Lapbooking is taking the homeschooling community by storm. Who wouldn't want a way to provide an exciting enhancement to their children's education without a lot of cost? Most kids love a hands-on approach to learning and parents and kids alike love the finished product.
But what exactly is a lapbook, and how in the world do you do all that fancy cutting and folding? A lapbook is simply a file folder that contains a variety of "mini books," foldables, and other material that cover detailed information about the lapbook's central topic. What is included in your lapbook is entirely up to you and your learner. A lapbook might accompany a unit study, elaborate on a book or serve as a guidebook or portfolio.
Lapbooking can be done at any age and with any subject. At a recent lapbooking workshop, lapbooks were displayed covering everything from fractions to "all about me" to the Revolutionary War. Lapbooks can focus on a specific topic, such as the rainforest, or serve as a reference tool for various skills, like basic grammar facts. You might wish to make a series of lapbooks about great artists, covering an artist or a movement per lapbook. You could make a lapbook to go along with your foreign language program, creating minibooks that serve as reminders for vocabulary and sentence structure.
It really isn't as complicated as it sounds, and that is just one of the beauties of lapbooking. Once you get the hang of it, you will find yourself thinking about everything around you in terms of lapbooking!
So what are the benefits of lapbooking? A lapbook is, first and foremost, a fantastic hands-on educational tool. The lapbook itself is highly interactive – from the creation to the finished product. And each component of the lapbook has given the learner an opportunity to concentrate on a specific aspect of the greater topic.
Beyond the educational benefits, a lapbook is a treasure. My children review their lapbooks frequently, opening up the foldables, reading, and touching, and reliving the memories we made during our lessons (like the day that, while burning the edges of paper to give an aged look for our Declaration of Independence, we started a bit of a fire!).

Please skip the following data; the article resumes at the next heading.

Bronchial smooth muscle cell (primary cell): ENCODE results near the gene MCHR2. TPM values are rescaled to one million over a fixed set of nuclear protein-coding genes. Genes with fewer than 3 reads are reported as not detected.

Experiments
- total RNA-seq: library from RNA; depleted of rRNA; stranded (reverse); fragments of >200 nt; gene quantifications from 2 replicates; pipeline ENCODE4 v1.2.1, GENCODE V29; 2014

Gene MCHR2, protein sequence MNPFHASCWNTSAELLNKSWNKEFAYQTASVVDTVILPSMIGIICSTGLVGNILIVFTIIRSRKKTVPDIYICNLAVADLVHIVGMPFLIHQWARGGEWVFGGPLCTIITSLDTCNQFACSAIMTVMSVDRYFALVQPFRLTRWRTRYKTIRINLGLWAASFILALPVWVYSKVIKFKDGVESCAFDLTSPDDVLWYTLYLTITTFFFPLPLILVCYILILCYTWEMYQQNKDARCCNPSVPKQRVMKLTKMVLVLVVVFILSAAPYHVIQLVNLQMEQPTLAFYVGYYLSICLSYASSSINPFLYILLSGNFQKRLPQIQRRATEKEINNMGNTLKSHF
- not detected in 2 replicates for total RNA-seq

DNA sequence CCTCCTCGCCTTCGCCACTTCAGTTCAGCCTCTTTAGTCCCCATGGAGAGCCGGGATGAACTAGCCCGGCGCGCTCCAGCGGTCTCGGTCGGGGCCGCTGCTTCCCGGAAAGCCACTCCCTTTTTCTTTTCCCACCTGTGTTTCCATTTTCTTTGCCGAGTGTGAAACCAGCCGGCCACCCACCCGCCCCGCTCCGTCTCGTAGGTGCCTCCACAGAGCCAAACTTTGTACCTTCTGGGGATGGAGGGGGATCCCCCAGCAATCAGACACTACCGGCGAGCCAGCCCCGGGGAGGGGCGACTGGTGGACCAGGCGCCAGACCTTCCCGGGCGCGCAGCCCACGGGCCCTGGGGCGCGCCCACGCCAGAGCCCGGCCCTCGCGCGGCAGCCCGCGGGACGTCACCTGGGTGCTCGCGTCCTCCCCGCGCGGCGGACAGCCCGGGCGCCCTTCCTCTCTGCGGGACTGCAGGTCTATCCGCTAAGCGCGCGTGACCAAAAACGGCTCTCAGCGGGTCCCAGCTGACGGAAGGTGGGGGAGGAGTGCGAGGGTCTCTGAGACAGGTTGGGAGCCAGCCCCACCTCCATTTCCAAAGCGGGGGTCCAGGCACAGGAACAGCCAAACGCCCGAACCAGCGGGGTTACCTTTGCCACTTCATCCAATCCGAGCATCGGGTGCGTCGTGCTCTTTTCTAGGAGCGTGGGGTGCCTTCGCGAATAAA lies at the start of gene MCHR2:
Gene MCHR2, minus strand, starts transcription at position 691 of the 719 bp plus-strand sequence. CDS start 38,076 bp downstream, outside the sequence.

There is no right way or wrong way to lapbook. You don't have to be a super-creative, scrapbooking kind of parent. The best way to begin is to just dig right in. There are dozens of fantastic resources available. I recommend starting by looking at samples to get ideas and inspiration, whether it's seeing one in real life completed by a fellow homeschooler or by perusing online photos of finished lapbooks.
You might wish to start with a lapbook that has already been designed – then all you have to do is the cutting, folding and gluing. The company The Hands of a Child has an extensive line of lapbooking kits. Their kits are downloadable e-books complete with everything you need for the finished project except the paper and folder.
Once you get the hang of the basic lapbook you can let your imagination soar!
Free Lapbooking Resources
CurrClick.com (formerly the Homeschool E-Store) has a free download every week, and often this will be a lapbook.
HomeschoolHelperOnline.com has free lapbook templates and examples.
HomeschoolShare.com includes dozens of literature units, various themes, books based on the Five in a Row curriculum, and links to many other free downloads.
Sarah Small is beginning her 10th year homeschooling her three children. She enjoys reading, blogging and teaching literature and writing courses at her local homeschooling co-op. Email her at firstname.lastname@example.org.
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